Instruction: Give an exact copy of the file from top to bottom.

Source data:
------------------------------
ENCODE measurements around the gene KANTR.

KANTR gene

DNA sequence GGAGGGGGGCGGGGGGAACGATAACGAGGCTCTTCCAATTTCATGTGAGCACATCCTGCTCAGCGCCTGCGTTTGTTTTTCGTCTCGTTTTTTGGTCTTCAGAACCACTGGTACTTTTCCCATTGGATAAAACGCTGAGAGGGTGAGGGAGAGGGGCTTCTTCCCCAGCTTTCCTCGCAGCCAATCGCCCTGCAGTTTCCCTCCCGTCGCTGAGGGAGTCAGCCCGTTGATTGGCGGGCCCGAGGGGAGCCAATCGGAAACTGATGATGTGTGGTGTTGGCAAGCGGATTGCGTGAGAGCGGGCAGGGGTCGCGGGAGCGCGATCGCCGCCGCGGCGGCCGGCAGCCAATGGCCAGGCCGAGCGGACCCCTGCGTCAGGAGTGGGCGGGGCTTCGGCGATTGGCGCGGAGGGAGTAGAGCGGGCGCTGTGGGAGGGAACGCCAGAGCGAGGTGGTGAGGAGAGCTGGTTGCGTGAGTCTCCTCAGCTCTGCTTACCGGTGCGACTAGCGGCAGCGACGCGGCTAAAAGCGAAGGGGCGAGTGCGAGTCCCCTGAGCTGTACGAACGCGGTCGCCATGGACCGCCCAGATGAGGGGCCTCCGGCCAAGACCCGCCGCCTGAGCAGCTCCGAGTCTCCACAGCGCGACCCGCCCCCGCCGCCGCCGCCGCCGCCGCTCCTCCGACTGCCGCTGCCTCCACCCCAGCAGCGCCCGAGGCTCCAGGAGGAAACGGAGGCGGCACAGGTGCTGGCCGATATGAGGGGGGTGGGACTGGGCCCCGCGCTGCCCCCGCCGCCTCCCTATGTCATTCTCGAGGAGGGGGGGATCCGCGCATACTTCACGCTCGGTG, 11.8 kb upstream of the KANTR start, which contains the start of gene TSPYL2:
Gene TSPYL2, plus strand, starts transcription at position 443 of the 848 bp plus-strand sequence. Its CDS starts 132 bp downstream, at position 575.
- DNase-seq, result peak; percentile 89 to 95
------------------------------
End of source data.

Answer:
ENCODE measurements around the gene KANTR.

KANTR gene

DNA sequence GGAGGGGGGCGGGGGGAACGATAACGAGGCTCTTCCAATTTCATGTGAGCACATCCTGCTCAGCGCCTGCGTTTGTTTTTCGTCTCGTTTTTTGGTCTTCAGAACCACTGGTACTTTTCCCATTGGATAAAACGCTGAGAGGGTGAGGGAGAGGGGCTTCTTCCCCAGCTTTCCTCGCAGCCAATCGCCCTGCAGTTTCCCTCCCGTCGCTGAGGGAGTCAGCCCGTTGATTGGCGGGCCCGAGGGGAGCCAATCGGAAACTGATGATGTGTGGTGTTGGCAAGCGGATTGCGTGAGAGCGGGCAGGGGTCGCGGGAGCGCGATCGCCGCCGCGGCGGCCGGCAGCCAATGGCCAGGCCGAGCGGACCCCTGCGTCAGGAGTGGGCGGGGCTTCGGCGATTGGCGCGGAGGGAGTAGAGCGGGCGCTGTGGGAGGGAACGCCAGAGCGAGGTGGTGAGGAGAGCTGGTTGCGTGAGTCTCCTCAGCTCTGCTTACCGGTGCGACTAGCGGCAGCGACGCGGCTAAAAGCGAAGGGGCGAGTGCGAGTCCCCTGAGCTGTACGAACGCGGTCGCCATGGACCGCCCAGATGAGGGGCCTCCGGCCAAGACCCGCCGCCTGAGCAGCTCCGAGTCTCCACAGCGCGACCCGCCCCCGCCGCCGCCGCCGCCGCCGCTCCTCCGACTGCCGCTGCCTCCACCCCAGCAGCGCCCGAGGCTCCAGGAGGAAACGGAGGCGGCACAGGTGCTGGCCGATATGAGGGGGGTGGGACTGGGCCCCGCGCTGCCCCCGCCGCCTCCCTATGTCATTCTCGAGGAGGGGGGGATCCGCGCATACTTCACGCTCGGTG, 11.8 kb upstream of the KANTR start, which contains the start of gene TSPYL2:
Gene TSPYL2, plus strand, starts transcription at position 443 of the 848 bp plus-strand sequence. Its CDS starts 132 bp downstream, at position 575.
- DNase-seq, result peak; percentile 89 to 95